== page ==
Impossible Foods Inc. announced that it has secured USD200m in its latest funding round, led by new investor Coatue.
The industry-leading food-tech startup has raised about USD1.5bn since its founding in 2011. Existing investors including Mirae Asset Global Investments and Temasek as well as new investor XN also contributed to the “Series G” round.
Impossible Foods will use the funds in part to expand its research and development programs; accelerate its manufacturing scaleup; increase its retail presence and its availability in key international markets; and accelerate commercialization and development of next-generation, plant-based products, such as Impossible™ Pork Made From Plants, milk, steak and other foods.
“The use of animals to make food is the most destructive technology on Earth, a leading driver of climate change and the primary cause of a catastrophic global collapse of wildlife populations and biodiversity,” said Dr. Patrick O. Brown, M.D., Ph.D., CEO and Founder of Impossible Foods. “Impossible Foods’ mission is to replace that archaic system by making the most delicious, nutritious and sustainable meats in the world, directly from plants. To do that, Impossible Foods needs to sustain our exponential growth in production and sales, and invest significantly in R&D. Our investors believe in our mission to transform the global food system — and they recognize an extraordinary economic opportunity.”
Burger King became the first restaurant to roll out Impossible Sausage in June when it launched the Impossible™ Croissan’wich® in all 7,500 locations in the United States. A week later, Starbucks launched the Impossible™ Breakfast Sandwich in all 15,000 Starbucks nationwide. Impossible Sausage also went on sale to all restaurants in the United States via major foodservice distributors, beginning with 30 of the top-rated diners in the country.
The latest investment round also comes amid blistering demand for the company’s flagship product, the award-winning Impossible Burger, particularly in grocery stores. Impossible Foods accelerated its retail rollout in response to tremendous demand from consumers and grocery stores, as Americans radically shifted their food-purchasing behavior due to COVID-19.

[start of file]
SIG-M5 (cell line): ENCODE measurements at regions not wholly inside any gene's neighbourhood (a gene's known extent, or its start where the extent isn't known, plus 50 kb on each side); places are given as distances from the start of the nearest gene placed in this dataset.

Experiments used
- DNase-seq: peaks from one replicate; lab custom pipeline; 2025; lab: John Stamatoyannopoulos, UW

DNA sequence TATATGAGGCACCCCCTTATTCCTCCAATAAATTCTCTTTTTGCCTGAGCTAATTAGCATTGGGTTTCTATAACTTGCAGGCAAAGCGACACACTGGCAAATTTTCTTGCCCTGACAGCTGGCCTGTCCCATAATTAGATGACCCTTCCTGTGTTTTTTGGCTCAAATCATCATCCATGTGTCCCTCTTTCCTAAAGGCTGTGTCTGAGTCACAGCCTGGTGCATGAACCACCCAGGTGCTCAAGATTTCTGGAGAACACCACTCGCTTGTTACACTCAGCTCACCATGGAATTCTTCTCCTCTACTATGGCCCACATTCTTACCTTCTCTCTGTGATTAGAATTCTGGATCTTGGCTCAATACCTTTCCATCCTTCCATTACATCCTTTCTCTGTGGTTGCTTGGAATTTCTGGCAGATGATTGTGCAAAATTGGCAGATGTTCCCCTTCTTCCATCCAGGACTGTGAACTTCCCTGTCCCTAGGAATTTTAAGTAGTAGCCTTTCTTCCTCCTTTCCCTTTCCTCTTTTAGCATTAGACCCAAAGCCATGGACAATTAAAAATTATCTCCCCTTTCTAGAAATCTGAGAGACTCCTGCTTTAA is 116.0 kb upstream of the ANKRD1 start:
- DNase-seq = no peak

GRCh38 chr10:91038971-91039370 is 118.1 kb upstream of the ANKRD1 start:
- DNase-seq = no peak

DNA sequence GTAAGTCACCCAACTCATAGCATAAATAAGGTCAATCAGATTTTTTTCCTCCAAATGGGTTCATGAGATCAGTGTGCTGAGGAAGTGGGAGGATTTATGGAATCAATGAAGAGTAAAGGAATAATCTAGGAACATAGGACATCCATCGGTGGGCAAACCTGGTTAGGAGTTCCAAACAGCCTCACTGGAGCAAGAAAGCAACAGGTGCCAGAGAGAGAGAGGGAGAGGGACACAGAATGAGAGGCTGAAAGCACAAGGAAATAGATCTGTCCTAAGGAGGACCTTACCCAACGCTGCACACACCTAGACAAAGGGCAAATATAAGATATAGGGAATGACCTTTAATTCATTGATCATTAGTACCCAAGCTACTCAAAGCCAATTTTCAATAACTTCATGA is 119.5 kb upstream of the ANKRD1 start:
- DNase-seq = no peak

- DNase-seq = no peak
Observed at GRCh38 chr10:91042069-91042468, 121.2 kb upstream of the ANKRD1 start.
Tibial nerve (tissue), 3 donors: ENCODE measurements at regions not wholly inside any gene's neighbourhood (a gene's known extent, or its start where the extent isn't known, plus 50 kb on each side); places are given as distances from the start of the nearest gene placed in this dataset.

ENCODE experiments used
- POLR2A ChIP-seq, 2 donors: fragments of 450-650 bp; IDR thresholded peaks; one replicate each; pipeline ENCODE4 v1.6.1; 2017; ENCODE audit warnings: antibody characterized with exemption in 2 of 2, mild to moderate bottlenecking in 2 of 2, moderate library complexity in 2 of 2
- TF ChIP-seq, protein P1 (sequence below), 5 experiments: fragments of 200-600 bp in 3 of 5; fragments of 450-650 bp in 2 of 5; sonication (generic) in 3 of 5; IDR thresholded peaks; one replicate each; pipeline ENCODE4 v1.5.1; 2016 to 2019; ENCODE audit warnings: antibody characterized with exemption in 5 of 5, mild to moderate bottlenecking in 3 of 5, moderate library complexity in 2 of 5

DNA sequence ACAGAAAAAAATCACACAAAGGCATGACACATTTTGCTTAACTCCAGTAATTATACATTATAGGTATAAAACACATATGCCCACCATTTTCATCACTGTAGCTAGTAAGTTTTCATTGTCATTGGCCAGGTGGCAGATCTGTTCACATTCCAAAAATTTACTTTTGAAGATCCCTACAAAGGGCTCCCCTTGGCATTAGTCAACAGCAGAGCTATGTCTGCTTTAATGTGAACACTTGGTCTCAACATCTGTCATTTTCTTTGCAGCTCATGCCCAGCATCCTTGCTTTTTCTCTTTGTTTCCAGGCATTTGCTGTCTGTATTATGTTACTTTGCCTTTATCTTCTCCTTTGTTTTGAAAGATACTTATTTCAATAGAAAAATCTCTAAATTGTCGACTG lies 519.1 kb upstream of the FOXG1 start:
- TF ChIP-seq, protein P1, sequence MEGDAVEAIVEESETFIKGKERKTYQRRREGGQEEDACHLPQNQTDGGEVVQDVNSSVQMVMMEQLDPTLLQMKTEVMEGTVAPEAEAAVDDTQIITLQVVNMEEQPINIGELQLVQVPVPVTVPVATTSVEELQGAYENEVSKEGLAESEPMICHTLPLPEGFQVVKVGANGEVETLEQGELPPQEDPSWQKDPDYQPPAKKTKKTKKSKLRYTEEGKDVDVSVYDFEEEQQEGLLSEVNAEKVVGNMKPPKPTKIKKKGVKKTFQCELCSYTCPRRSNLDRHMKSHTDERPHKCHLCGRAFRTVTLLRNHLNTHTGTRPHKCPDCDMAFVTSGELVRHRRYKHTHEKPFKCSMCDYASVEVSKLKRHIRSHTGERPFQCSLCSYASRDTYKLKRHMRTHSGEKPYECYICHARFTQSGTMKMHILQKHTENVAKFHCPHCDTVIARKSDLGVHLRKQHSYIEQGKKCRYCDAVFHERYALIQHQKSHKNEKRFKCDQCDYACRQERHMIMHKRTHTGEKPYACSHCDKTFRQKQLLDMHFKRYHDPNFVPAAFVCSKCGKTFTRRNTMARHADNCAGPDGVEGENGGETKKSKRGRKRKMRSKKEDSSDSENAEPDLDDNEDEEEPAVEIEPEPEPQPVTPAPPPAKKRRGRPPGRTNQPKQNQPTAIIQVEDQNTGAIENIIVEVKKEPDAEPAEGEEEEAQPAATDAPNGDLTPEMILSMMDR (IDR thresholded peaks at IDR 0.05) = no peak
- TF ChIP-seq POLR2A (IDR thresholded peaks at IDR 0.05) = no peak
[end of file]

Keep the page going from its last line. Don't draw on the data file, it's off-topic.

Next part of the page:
Impossible Burger made its grocery store debut in September 2019, when it immediately rocketed to the No. 1 item sold on the East and West coasts at some of America’s favorite grocery stores, outselling all ground beef from cows at many grocery stores. At one grocery store in Southern California, Impossible Burger outsold all brands of ground beef from cows — and it outsold the next most popular single product by 6X.
In March, at the beginning of the COVID-19 pandemic in the United States, Impossible Burger was on store shelves in only 150 grocery stores nationwide. It’s now available in more than 8,000 grocery stores across all 50 states, including Walmart, Kroger, Trader Joes and more — a more than 60X increase in Impossible Foods’ retail footprint in the past six months.
In June, Impossible Foods debuted its direct-to-consumer e-commerce site with two-day delivery in the continental United States. Customer satisfaction is extremely high: about 95% of online customers say they are likely to purchase via the e-commerce channel again. At least 75% of buyers report having tried Impossible Burger previously in restaurants, including Burger King, White Castle and Red Robin.
The food tech startup has dramatically increased its production capacity to support surging demand. With a robust plant-based supply chain, the company has experienced no disruptions to its manufacturing operations during COVID-19 and has achieved new production milestones month over month – a stark contrast to the slaughterhouse industry that experienced rampant COVID-19 outbreaks.
“2020 has been a year of explosive growth for us, but this is just the beginning,” said David Lee, Chief Financial Officer for Impossible Foods. “We plan to create plant-based upgrades for every major category of animal-derived food products. This investment will allow us to continue to develop and commercialize the technology that will enable that transformation.”